by Pratyush Khare, Vice President, Systems Engineering, Asia Pacific & Japan, Pure Storage
For quite some time, flash has already served as the obvious choice for any performance - or latency-sensitive workload in organisations across Asia Pacific. According to ReportLinker’s latest findings, Asia Pacific had the highest share of the 3D NAND flash memory market globally – and the continuous rise of data centres is only seen to fuel the demand for flash in the region.
Since its foray into the enterprise storage arena, flash has been knocking down hard disk tiers from top to bottom. Currently, there is only one tier left where disk drives still maintain a market share advantage: nearline, capacity-focused drives. This may be the lowest tier of online data storage, but it also represents a huge portion of bytes being stored and accounts for more than 70% of hard drive capacity shipped each year. This is the tier that flash will penetrate the next.
There is no question about the advantages of flash over legacy storage mediums such as disk or tape, but the main holdback has always been the cost. However, the disk or flash total cost of ownership (TCO) cutover is closer than many people may realise.
The price-per-bit for NAND flash is declining at a rate much faster than that of nearline hard drives. This, combined with the power, space, and cooling savings, higher performance, and better reliability of flash will soon result in hard drives becoming the less cost-effective option.
Reducing Media Cost
The first-order cost is always going to be the media itself. Currently, the cost-per-bit of a hard drive is still lower than the densest flash, but there are several key trends that are changing this.
First, all the major tier 1 flash manufacturers are demonstrating significant density increases this year, with over 200 layers of stacked 3D NAND in some cases. This increase in density will translate into better cost efficiency, as well as further improve power and space savings. Second, if analyst predictions hold, NAND prices overall are expected to decline through most of 2023, continuing a trend that began in late 2022.
Towards Better Energy Efficiency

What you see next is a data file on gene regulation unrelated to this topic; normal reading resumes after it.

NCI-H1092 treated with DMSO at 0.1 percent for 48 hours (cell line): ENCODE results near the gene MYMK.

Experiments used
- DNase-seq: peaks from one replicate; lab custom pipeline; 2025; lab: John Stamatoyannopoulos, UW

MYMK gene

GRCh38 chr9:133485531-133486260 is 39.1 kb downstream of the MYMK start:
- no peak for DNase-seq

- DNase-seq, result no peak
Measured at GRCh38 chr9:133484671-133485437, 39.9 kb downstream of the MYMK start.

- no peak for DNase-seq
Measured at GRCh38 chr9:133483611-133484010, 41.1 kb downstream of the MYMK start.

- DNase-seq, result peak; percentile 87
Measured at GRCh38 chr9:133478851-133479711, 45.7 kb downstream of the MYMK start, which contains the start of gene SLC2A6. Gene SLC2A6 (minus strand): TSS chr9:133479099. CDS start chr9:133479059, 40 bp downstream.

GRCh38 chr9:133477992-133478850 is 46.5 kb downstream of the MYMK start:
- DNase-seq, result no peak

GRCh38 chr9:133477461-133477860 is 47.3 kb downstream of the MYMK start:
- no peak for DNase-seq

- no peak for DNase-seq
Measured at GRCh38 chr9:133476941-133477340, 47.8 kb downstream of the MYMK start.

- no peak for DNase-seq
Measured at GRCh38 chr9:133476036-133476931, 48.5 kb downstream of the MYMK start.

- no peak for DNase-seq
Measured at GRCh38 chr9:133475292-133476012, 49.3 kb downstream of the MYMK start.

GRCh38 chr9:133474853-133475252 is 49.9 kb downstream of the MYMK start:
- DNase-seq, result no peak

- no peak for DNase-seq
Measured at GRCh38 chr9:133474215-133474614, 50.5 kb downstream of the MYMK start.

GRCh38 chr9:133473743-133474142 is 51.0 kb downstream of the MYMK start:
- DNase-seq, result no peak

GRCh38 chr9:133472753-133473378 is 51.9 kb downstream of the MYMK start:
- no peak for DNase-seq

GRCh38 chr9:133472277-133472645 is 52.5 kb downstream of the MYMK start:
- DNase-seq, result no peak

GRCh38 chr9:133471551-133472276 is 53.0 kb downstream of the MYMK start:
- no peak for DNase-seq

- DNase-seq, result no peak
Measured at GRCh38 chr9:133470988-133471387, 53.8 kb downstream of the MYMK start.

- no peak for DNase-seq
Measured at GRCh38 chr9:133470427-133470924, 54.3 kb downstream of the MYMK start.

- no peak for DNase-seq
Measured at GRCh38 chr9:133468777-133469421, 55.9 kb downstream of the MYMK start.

Energy demand in Southeast Asia alone is estimated to grow by 3% on average until 2030, and a key driver is businesses’ increasing reliance on data infrastructure.
As a result of rising energy costs, energy consumption by information technology has become not just a concern from an environmental standpoint, but now also a significant economic one.
When looking at TCO, energy consumption will play an even more outsized role in 2023 and beyond, and infrastructure that is more power efficient will have an even greater economic advantage over the competition. As flash density continues to increase, power efficiency will surpass hard drives and thus contribute to a lower effective cost.
Based on a recent ESG report, all-flash systems can use up to 84% less energy, compared to competitive all-flash alternatives.
In two key ways, the flash performance advantage over disk can translate into cost advantages.
First, given low disk performance even in workloads with modest performance requirements, users may still end up with stranded capacity. While spinning drives may hold 20TB, the cost-per-bit might not be optimal if the system taps out at 16TB. Flash doesn’t have this issue because read performance stays predictable even as drives fill up, unlike hard drives.
Second, any storage environment that focuses on resiliency will have a redundancy strategy which may involve storing multiple copies of data for example, in addition to keeping spare capacity around in the case of a failure.
This means that the performance of any one device is a variable in the equation used to determine how much redundancy needs to be built into the system. Many years ago, hard drives had gotten large enough that after a drive failed, rebuilds would take so long that adopting dual parity strategies was necessary to ensure business resiliency. Today that can be triple parity or more.
With flash devices, faster rebuild times mean less bits need to be dedicated to resiliency structures, translating to better effective cost efficiency. Some flash vendors offer robust, automatic resiliency tuning that takes all these aspects into consideration, without requiring users to determine what RAID level they need to set.
Annualised failure rates (AFR) of all-flash systems are significantly lower than the industry benchmarks for spinning disks and also lower than industry SSD averages. If drives are more reliable, this goes into the same resiliency considerations as above.
But beyond that, it also means that more reliable devices need fewer replacements, translating to lower costs. While most customers with support contracts don’t feel the cost directly, the cost of this unreliability is baked into the cost of those very support contracts. This is one reason why traditional storage vendors’ support costs would skyrocket after four years.
On the other hand, all-flash systems promise better reliability and prevent users from having to undergo disruptive, forklift upgrades every four to five years.
Marching Towards the Crossover Point
The simple truth is that no one today continues to buy spinning drives because they’re better, but only because they’re cheaper. In almost every way, flash memory is superior to spinning magnetic storage, and where flash is already better, those advantages are increasing. While flash is still behind disk in cost, the road to the disk/flash crossover point is getting shorter and shorter. The dream of an all-flash data centre will soon become accessible for most organisations in Asia Pacific.
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